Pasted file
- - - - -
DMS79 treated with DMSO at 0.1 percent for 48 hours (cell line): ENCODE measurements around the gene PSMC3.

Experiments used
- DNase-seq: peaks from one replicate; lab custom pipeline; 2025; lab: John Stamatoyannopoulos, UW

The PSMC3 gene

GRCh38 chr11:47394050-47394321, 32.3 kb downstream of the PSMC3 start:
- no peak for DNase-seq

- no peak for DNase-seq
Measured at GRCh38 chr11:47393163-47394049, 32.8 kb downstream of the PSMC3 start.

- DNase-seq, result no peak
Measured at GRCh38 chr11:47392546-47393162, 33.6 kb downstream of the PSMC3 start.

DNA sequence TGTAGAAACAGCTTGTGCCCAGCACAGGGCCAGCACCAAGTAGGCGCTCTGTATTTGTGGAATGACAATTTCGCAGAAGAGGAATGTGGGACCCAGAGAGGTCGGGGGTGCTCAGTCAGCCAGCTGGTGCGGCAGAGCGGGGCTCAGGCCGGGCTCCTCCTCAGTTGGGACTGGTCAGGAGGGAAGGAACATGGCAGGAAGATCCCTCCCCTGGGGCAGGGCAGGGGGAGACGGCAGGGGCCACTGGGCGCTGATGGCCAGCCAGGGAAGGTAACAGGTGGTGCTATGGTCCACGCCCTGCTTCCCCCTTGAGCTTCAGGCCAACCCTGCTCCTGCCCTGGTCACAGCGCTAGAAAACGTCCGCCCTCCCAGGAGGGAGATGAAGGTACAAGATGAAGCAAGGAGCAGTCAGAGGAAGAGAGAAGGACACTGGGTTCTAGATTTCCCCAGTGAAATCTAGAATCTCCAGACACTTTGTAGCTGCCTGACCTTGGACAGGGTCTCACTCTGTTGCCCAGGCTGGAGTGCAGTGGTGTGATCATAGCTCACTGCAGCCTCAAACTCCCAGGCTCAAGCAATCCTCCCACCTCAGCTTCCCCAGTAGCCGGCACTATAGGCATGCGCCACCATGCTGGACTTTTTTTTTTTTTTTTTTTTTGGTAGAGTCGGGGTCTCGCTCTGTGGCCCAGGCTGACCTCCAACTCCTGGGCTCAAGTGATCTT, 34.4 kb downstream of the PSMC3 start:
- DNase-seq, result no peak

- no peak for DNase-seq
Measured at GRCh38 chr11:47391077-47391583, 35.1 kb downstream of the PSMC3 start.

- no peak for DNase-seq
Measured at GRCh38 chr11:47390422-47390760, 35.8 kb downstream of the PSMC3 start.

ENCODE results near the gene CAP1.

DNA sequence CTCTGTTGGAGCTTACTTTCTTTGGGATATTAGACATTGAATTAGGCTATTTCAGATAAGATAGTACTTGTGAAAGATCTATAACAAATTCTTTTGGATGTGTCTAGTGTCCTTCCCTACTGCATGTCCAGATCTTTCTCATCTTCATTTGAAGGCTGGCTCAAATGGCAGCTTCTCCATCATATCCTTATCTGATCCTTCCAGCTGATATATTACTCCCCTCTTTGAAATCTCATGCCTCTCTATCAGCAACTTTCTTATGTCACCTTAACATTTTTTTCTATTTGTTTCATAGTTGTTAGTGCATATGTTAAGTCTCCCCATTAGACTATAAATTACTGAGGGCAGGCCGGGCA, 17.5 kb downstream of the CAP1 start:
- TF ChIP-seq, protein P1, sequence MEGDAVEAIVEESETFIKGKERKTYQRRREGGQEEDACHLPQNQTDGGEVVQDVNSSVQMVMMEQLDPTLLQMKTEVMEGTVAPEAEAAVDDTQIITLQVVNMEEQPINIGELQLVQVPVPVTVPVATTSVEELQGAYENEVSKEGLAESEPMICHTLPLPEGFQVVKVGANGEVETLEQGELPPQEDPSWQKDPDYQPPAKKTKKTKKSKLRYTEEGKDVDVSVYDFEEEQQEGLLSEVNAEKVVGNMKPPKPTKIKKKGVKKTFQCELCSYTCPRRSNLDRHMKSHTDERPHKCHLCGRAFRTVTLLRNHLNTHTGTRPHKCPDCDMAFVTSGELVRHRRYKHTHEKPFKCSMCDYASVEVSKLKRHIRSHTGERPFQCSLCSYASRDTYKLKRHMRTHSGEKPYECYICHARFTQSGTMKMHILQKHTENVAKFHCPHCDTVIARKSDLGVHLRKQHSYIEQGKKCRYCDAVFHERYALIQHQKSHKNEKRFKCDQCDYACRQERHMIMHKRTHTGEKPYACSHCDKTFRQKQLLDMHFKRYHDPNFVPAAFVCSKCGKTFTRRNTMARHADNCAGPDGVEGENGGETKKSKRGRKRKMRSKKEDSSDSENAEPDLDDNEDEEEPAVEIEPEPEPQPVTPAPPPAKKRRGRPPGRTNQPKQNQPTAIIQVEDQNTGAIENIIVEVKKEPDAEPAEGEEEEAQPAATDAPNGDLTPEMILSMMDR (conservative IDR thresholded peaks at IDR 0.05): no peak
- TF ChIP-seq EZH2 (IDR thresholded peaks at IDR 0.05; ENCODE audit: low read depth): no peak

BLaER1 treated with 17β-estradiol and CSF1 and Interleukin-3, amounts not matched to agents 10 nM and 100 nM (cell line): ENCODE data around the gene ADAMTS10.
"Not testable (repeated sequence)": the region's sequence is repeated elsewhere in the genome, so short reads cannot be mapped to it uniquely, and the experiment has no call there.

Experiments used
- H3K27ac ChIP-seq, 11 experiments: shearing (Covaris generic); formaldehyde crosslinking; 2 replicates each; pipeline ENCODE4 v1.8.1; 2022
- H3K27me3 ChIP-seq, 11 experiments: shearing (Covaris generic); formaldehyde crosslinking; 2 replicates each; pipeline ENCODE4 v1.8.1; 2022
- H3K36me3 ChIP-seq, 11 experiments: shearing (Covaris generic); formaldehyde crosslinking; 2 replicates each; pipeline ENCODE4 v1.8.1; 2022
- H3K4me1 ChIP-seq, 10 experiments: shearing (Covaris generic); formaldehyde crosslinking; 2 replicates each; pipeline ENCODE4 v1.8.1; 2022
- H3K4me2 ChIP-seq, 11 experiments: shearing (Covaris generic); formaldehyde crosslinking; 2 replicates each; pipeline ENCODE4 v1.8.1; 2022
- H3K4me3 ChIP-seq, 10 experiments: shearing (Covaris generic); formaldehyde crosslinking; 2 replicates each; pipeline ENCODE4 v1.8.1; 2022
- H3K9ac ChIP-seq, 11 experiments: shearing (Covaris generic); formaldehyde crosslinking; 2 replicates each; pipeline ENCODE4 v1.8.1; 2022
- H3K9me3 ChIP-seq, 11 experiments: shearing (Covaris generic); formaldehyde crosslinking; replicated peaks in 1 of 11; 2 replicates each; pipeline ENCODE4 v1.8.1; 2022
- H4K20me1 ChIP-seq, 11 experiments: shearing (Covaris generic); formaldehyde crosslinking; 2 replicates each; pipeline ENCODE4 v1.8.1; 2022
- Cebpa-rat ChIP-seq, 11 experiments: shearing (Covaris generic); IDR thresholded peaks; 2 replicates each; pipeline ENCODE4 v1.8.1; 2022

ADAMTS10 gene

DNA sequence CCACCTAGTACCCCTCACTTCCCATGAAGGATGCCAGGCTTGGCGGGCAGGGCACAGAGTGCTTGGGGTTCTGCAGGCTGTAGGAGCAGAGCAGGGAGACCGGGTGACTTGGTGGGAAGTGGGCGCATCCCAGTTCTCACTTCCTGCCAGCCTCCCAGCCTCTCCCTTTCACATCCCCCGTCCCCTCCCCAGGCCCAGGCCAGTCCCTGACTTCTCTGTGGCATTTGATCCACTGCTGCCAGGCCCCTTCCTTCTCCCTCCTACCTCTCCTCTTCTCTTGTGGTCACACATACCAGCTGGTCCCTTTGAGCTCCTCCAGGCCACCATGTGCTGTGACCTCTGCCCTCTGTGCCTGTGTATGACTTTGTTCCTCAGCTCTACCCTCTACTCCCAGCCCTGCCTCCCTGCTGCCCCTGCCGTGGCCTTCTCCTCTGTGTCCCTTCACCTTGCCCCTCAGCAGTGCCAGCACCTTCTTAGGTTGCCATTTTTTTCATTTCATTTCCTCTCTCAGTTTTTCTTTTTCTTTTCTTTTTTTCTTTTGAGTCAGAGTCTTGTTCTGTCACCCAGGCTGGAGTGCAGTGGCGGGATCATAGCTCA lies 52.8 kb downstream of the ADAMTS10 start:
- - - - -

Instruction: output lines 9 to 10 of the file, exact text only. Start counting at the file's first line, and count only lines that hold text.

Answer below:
- DNase-seq, result no peak
Measured at GRCh38 chr11:47392546-47393162, 33.6 kb downstream of the PSMC3 start.